Great novels use a subtle blend of various techniques to frame character: access to other characters' impressions of them, for example, or brief flashes of their own thoughts as well as their own words and actions (or lack of them). Really it's horses for courses. Tolkien wasn't trying to write a psychological study, but he was able to make his characters seem like real people. A quite different contemporary novel is Nineteen Eighty-Four, which explores themes of psychological manipulation. As such it makes sense to use the internal method of characterisation to a heightened degree. With Orwell's novel the reader needs direct access to the protagonist's thoughts, both because so many of his scenes are solitary ones and because we are intended to share his misery and horror. To show us a character's thoughts is a classic technique when we are intended to identify ourselves with that character. Jane Austen uses it in Pride and Prejudice to dupe the reader into sharing Elizabeth's opinions of Darcy and Wickham, the inaccuracy of which are part of the central theme of the novel. Stella Gibbons uses it in Cold Comfort Farm, completely transforming the dour and forbidding Starkadders into comic figures by giving us access to the heroine's impressions of them. Given a different auctorial slant, the same characters could form the cast of a tragedy.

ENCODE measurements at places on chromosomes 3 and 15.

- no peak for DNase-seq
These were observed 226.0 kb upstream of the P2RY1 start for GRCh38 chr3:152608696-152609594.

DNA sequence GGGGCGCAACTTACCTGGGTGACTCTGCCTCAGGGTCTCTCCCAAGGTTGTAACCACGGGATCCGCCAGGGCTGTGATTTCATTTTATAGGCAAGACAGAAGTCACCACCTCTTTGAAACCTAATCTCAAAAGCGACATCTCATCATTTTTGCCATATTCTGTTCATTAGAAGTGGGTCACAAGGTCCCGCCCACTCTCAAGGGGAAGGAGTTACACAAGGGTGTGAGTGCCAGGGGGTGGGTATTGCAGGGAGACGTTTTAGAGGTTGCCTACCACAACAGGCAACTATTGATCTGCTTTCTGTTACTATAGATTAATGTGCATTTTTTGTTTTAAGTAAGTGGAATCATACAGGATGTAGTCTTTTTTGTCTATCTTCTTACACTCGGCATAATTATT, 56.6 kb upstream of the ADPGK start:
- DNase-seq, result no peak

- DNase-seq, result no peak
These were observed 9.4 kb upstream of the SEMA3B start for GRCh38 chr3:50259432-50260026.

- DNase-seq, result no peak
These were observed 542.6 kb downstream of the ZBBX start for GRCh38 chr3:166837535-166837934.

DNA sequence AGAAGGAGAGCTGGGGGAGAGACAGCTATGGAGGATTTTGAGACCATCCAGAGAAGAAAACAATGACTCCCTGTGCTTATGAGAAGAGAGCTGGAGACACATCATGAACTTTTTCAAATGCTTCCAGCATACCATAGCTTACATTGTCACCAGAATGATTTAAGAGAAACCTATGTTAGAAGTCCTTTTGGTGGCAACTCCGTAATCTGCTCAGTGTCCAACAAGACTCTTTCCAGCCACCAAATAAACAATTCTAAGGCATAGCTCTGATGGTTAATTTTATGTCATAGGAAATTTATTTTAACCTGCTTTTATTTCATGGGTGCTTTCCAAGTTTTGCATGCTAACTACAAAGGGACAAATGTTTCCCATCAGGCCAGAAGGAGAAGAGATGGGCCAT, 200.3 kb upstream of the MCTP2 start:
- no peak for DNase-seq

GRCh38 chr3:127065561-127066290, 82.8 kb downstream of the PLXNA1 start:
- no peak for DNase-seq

Tolkien uses internal characterisation too: he shows us glimpses into the heads of Frodo, Sam, Merry and Pippin at various times in the story, and this is because they share the role of Winston Smith in 1984 and Elizabeth Bennett in Pride and Prejudice, that of mediator between the reader and the story (Tolkien needed more mediators because of the scale of his narrative). He uses the external method so extensively because we are intended to get to know all of the other characters through the hobbits. Why do we never see Sauron? Because none of the hobbits see Sauron and nobody who has describes him to them. Why do the Elves seem ethereal and mysterious? Because that's how they would seem to a hobbit. I doubt that an account by Gandalf would echo Sam's doting enthusiasm for all things Elven, but an angelic emissary would make a poor mediator given that the reader is intended not to have a comprehensive insight into the matters that are being described. Some people might prefer his viewpoint, but for that they would have to find a different writer. Tolkien would not have had the temerity to try to describe the workings of an angel's mind.